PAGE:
There is exactly one reason to see Thor: The Dark World, and his name is Tom Hiddleston. Save for his too-brief supporting turn, this is mighty forgettable stuff, a by-the-numbers sequel to what was already the slightest and least entertaining of the Avengers components (sorry, Iron Man 2 haters). But Hiddleston, whose Loki was enjoyable in the initial outing and even better in The Avengers, is on fire here. From his first appearance, standing before his parents in chains and purring, “Hello mother, have I made you proud?,” he demands your attention, flashing his wickedly playful eyes and that distinctive grin/sneer hybrid. He’s stealing the picture — and he knows it.
It’s a shame that the rest of the movie is such a drag, so bereft of the actor’s seemingly contagious sense of play. It opens with a particularly drab prologue, in which Anthony Hopkins (in yet another of his dispirited paycheck performances) mouths inanities about “the power of the ether” and “the noble armies of Asgard,” and never really recovers; after the fast pace and chewy wit of The Avengers and Iron Man 3, it’s a lumbering showcase for empty spectacle (albeit damaged by the mere bad luck of following a summer of particularly exhausting punch-punchy-boom-boom).
To be sure, some attempt is made at characterization and narrative. We initially find poor Thor (Chris Hemsworth) about as emo as he gets, burdened by “a confused and distracted heart” that is still set on Jane Foster — and that’s weirdly how she’s always referenced, as “Jane Foster.” Jane Foster is played by Natalie Portman, who reportedly tried to exit the film with its initial director, Patty Jenkins, but was obliged by her contract to return. It’s not that she looks like a hostage in it or anything, but you can only imagine how thrilled she must’ve been to again play such a bland Pretty Ingénue role and deliver lines like “You told your dad about me?” (Ladies, am I right?)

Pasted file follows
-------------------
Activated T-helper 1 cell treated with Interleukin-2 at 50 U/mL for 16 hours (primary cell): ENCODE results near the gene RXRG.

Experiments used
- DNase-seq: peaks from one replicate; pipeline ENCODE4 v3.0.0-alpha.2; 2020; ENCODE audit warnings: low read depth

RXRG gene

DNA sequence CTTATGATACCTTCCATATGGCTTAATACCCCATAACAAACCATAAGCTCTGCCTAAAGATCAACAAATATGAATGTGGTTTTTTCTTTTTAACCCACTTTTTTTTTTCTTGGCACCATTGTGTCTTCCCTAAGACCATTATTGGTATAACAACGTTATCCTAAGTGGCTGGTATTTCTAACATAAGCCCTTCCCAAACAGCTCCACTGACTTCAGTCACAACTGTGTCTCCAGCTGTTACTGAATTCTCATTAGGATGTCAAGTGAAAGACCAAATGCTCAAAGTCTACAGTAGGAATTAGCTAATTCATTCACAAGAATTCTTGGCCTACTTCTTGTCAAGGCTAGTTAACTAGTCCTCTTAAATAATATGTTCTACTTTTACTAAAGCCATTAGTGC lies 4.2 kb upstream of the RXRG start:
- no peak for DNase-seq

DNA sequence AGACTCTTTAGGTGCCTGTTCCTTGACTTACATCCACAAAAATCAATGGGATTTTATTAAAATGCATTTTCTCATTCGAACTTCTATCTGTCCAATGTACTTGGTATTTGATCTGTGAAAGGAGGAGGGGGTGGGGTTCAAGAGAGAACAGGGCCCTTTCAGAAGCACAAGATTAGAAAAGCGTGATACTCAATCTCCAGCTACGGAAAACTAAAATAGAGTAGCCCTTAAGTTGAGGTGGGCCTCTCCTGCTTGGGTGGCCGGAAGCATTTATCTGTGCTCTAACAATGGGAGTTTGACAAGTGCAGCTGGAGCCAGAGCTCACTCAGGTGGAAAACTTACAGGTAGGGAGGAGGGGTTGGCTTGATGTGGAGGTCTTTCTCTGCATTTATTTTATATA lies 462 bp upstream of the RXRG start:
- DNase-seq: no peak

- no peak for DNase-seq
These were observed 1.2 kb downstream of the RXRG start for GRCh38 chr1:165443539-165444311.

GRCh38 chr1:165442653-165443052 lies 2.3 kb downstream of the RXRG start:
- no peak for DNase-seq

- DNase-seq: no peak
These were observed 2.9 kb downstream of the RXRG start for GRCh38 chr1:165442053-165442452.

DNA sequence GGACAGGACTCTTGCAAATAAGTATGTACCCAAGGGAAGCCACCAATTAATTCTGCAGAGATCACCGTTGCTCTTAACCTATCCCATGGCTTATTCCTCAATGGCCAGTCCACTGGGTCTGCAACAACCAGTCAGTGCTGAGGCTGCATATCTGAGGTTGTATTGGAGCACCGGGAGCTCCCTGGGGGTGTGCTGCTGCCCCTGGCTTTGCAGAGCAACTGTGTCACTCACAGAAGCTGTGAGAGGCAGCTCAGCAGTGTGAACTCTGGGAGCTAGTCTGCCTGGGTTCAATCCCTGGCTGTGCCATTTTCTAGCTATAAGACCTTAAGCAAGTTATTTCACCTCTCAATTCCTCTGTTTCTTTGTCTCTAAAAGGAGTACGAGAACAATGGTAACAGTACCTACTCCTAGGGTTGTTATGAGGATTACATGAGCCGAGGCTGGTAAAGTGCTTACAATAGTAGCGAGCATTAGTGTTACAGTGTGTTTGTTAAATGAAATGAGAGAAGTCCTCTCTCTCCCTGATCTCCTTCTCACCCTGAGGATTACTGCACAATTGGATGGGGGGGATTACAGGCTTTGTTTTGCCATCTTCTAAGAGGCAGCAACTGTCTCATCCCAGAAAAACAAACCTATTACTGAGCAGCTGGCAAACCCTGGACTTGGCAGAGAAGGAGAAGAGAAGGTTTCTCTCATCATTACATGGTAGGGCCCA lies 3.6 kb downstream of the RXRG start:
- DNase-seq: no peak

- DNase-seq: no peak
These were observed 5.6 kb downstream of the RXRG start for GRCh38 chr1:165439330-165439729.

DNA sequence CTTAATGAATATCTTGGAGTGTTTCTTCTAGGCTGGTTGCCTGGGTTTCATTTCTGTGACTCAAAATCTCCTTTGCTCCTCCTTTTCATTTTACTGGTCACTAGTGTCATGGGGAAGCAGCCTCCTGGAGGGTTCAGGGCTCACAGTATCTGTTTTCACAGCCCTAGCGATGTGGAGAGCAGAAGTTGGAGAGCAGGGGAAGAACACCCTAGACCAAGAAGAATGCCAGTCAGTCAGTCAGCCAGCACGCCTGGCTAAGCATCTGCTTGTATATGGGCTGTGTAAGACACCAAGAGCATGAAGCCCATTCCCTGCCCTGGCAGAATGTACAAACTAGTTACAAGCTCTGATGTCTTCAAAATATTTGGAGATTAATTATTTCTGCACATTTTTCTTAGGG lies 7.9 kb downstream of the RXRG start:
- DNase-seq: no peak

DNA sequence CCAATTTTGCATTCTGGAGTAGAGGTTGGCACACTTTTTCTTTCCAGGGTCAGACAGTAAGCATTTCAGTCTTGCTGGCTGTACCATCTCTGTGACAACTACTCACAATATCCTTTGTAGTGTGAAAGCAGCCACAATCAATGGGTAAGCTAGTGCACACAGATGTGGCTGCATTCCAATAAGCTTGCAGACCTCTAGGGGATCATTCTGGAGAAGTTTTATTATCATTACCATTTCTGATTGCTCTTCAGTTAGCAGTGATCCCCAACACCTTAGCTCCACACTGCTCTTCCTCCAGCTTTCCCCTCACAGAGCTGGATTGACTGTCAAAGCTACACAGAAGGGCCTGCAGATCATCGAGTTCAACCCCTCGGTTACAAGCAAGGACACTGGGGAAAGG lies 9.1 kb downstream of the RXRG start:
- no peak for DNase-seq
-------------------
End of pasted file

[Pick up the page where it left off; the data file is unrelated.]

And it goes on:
The plot finds Jane Foster discovering a wormhole and rather inexplicably ending up with a long-buried dark force within her, or something. In order to save her and pull the force from her, Thor must bring her back to his world, so this time the fish-out-of-water formula is reversed, making Thor: The Dark World the Marvel equivalent of “Crocodile” Dundee II.
To its credit (and as was the case with Kenneth Branagh’s original), the picture is a triumph of production design, its giant sets and mythical creatures impressive and convincing, and if it’s going to conclude with yet another sequence of massive metropolitan destruction, at least they’re inventive enough to do it within shifting dimensions. But it’s almost entirely a film to look at, rather than one to engage with. And seldom have so many charismatic actors been given so little of interest to do, from Idris Elba’s glowering Heimdall to Rene Russo’s boilerplate caring-mother to the personality-minus villain, whom I’d have never placed as Christopher Eccleston were it not for the closing credits.
But one mustn’t undervalue the Hiddleston. Thor and Loki’s complicated sibling rivalry dynamic remains fertile ground, and there’s a real sense of spontaneity and danger — sorely lacking elsewhere — when they team up (“You must be truly desperate to come to me for help,” Loki chuckles), since we don’t actually know which way he’ll go. And there is one wonderful shot, in which Loki reacts to a tragedy, which is understated and marvelously effective. But his is decidedly a supporting role, and when he exits the film, our interest follows. For the remainder of its running time, Thor: The Dark World is a throwaway summer movie out three months too late.